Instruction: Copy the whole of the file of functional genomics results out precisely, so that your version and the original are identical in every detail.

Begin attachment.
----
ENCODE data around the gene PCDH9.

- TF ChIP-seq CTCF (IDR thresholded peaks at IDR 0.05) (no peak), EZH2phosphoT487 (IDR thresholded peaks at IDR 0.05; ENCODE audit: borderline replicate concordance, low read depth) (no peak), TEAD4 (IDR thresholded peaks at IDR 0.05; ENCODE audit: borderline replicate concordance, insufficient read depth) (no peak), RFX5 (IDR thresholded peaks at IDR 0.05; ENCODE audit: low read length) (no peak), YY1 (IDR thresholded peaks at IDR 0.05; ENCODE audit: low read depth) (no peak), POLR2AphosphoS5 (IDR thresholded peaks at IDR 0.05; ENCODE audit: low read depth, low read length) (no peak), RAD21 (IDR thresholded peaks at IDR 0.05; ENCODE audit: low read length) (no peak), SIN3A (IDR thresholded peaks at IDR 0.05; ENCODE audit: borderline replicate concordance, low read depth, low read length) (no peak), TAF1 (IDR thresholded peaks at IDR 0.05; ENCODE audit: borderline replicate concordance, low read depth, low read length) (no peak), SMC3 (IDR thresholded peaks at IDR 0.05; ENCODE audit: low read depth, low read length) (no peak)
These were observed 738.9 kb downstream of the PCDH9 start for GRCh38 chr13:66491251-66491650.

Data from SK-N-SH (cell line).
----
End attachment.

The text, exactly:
ENCODE data around the gene PCDH9.

- TF ChIP-seq CTCF (IDR thresholded peaks at IDR 0.05) (no peak), EZH2phosphoT487 (IDR thresholded peaks at IDR 0.05; ENCODE audit: borderline replicate concordance, low read depth) (no peak), TEAD4 (IDR thresholded peaks at IDR 0.05; ENCODE audit: borderline replicate concordance, insufficient read depth) (no peak), RFX5 (IDR thresholded peaks at IDR 0.05; ENCODE audit: low read length) (no peak), YY1 (IDR thresholded peaks at IDR 0.05; ENCODE audit: low read depth) (no peak), POLR2AphosphoS5 (IDR thresholded peaks at IDR 0.05; ENCODE audit: low read depth, low read length) (no peak), RAD21 (IDR thresholded peaks at IDR 0.05; ENCODE audit: low read length) (no peak), SIN3A (IDR thresholded peaks at IDR 0.05; ENCODE audit: borderline replicate concordance, low read depth, low read length) (no peak), TAF1 (IDR thresholded peaks at IDR 0.05; ENCODE audit: borderline replicate concordance, low read depth, low read length) (no peak), SMC3 (IDR thresholded peaks at IDR 0.05; ENCODE audit: low read depth, low read length) (no peak)
These were observed 738.9 kb downstream of the PCDH9 start for GRCh38 chr13:66491251-66491650.

Data from SK-N-SH (cell line).